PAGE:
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Sussman v. Mermer

373 N.J. Super. 501, 862 A.2d 572 (App. Div. 2004)

LANDOWNER’S LIABILITY—Just because a landowner’s guest may be very familiar with a dangerous condition doesn’t mean that a landowner can’t be found liable when it fails to properly light the dangerous area.

Homeowners hosted a party. One of their guests arrived at 8 p.m. and entered through the back door. He stayed about two or three hours. When he left the party, he exited through the front door and slipped on the porch steps, injuring himself. It was dark at the time of the accident and the lights in the front of the house had not been turned on. In addition, the steps were uneven and there was no handrail. The homeowners didn’t warn the guest of this potential hazard. Although the guest had visited the home on at least three or four other occasions, he did not recall ever walking on the front porch. The guest sued the homeowners. The guest’s engineering expert inspected the area of the accident and concluded that the porch and the walkway presented a hazardous condition and violated building codes. Despite this report, the lower court granted the homeowners’ motion for summary judgment. It concluded that the guest had been to the home before and that the homeowners owed the guest no greater duty as a social guest than they owed to themselves.

The guest appealed, arguing that there was a genuine issue of material fact as to the foreseeable harm and as to whether the standard of reasonable care had been breached. The Appellate Division began by reciting that the common law in New Jersey has transitioned toward a broadening application of a general tort obligation to exercise reasonable care against foreseeable harm to others. That makes a court’s take one of considering the accident’s surrounding circumstances to determine whether it would be “fair and just” to impose on the landlord a duty of reasonable care that equates with the risk of harm. To determine whether imposing a duty is “fair and just,” a court should balance the following factors: the parties’ relationship; the nature of the attendant risk; the ability and opportunity to exercise care; and the public’s interest in the proposed solution. Applying these standards, the Appellate Division concluded that sufficient foreseeable harm was present to raise a question of fact about the homeowners’ breach of the obligation to exercise reasonable care.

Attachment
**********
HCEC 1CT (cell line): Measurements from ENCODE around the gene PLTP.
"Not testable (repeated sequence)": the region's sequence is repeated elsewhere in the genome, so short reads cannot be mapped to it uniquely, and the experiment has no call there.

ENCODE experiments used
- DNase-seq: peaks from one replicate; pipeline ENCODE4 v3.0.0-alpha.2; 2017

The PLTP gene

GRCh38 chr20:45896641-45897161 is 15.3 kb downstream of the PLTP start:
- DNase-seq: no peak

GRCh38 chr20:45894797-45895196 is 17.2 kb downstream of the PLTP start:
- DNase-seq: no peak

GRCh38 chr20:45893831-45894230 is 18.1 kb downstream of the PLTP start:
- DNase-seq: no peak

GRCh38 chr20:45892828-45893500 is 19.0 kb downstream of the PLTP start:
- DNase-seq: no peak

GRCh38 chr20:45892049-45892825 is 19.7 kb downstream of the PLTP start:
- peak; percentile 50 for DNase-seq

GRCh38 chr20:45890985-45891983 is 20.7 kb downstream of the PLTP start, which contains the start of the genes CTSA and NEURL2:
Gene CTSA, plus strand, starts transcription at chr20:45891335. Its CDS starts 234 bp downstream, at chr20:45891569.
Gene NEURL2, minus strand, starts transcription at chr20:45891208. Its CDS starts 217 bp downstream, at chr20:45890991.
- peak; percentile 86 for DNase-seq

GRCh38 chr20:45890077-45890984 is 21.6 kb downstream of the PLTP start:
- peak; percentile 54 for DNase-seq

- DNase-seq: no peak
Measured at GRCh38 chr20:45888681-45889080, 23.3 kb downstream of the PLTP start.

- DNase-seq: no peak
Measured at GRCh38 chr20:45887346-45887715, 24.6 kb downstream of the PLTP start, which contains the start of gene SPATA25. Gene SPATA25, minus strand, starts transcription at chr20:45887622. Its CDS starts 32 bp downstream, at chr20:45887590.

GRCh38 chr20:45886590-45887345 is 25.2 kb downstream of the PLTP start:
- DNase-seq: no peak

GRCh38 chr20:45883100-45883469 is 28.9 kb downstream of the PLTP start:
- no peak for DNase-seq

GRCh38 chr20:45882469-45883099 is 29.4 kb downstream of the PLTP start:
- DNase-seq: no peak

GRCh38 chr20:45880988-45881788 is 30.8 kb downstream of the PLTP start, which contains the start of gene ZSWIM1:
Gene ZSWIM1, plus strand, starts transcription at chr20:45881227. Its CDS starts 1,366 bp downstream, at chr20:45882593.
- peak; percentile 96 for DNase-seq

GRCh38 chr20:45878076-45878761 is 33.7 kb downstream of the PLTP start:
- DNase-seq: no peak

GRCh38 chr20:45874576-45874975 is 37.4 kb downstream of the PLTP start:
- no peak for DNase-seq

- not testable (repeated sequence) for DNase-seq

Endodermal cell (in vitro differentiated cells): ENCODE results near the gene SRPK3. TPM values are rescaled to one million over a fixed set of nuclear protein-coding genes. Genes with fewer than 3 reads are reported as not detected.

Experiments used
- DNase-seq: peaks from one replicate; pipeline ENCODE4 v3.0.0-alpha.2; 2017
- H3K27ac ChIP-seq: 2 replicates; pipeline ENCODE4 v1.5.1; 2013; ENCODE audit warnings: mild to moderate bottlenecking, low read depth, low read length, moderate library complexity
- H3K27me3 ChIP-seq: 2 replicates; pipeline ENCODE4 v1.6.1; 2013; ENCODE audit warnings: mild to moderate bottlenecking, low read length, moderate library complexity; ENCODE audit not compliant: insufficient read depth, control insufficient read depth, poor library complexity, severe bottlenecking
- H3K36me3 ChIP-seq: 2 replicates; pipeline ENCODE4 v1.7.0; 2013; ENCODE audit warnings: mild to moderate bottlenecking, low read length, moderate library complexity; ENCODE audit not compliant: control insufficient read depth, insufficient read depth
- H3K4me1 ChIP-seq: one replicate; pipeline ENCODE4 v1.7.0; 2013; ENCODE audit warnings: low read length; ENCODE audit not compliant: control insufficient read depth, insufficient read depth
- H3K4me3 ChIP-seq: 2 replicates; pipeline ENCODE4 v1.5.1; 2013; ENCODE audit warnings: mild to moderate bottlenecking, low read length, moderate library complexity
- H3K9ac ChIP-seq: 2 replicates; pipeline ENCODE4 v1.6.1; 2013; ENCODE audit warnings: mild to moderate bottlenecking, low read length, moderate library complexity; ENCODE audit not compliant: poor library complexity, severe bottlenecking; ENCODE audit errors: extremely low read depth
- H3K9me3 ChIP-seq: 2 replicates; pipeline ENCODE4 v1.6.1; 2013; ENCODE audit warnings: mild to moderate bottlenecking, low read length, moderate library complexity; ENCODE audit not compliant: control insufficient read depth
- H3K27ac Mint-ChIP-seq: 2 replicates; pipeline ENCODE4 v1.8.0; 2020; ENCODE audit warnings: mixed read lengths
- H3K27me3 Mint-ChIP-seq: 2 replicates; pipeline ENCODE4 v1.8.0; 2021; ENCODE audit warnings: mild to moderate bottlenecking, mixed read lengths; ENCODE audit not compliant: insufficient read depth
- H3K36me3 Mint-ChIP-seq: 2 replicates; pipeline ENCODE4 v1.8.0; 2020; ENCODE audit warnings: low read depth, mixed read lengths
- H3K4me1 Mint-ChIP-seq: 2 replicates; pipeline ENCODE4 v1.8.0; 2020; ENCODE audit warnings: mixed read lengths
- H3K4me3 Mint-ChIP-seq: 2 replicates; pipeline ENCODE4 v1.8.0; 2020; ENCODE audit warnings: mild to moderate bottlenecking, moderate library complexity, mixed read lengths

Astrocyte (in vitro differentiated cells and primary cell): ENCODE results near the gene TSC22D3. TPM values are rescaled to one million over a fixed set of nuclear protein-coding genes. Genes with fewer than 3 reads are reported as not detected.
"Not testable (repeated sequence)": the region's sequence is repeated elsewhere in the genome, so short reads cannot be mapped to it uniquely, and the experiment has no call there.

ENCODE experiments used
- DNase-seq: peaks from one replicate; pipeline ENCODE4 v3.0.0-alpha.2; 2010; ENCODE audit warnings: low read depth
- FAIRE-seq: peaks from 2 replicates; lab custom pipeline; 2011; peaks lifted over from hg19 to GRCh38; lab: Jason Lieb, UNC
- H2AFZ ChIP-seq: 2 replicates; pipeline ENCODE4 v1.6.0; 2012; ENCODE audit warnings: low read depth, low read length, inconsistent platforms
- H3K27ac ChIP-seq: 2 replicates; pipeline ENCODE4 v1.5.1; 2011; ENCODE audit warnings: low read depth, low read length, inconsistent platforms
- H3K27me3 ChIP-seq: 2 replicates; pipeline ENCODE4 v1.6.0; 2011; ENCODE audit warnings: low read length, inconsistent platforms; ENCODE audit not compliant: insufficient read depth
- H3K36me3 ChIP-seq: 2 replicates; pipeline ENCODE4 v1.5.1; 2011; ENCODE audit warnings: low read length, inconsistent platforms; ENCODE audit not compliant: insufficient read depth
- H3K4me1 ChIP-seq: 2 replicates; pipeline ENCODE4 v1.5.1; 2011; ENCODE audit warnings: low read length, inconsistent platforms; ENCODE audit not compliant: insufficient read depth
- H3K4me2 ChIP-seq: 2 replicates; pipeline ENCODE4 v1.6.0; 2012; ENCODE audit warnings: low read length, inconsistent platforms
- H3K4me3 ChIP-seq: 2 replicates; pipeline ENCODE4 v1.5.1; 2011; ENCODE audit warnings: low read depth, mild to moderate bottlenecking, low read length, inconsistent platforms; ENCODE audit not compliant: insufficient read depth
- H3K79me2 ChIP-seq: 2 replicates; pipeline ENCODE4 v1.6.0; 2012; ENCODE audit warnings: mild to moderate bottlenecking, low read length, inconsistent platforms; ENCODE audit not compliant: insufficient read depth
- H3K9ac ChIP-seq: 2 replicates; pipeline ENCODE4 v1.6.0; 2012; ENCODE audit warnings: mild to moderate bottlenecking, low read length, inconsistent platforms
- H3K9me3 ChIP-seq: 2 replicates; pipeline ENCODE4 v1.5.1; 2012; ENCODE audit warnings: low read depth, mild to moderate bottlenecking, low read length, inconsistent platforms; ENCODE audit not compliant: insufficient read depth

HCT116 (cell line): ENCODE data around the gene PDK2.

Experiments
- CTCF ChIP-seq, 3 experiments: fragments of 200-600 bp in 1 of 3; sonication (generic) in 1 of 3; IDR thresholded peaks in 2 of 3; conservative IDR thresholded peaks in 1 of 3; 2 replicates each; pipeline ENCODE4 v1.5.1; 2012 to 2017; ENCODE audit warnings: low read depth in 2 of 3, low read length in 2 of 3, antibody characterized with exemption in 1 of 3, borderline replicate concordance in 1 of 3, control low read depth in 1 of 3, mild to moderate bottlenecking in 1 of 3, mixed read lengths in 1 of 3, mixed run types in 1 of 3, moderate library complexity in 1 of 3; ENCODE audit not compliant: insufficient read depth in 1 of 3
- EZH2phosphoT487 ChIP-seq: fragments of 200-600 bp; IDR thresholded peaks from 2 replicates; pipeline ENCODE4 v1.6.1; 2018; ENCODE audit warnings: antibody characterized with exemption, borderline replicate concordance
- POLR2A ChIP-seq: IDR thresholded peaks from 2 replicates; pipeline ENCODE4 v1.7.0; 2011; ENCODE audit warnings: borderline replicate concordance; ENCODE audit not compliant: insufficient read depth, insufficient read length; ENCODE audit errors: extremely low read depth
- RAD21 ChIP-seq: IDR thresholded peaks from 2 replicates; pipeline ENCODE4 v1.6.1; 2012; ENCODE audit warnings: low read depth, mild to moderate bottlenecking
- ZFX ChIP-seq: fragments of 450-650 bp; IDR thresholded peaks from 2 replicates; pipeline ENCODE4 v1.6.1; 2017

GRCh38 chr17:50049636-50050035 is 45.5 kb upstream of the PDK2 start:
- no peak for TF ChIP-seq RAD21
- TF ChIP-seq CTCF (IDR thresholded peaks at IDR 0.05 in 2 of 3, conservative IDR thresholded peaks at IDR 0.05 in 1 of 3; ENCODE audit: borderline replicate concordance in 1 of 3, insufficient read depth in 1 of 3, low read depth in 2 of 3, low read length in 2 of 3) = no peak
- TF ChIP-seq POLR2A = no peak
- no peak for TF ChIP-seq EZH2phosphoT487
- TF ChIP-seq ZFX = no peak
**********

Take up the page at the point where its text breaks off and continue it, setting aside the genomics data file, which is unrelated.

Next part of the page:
Negligence may occur from the failure to light a premises to highlight a dangerous condition which would not reasonably be discovered without the light. Furthermore, a safely designed and constructed walkway can become dangerous if poorly illuminated. In this case, although the guest had previously visited the home, there was a dispute as to whether he had previously used the front porch. Therefore, there was an issue of fact as to whether the guest was aware of the condition of the steps and the walkway or whether he should have observed it through a reasonable use of the facilities. The Court found that even if the guest had used the steps before, a trier of fact could have reasonably found that the steps and the walkway presented a foreseeable and unreasonable risk of harm when not properly lit. Also, given the slight effort that would have satisfied reasonable care, the Court concluded that imposing such a duty on the homeowners would not have been unjust or unfair. For that reason, the Appellate Division reversed the lower court’s decision, dismissing the homeowners’ motion for summary judgment.

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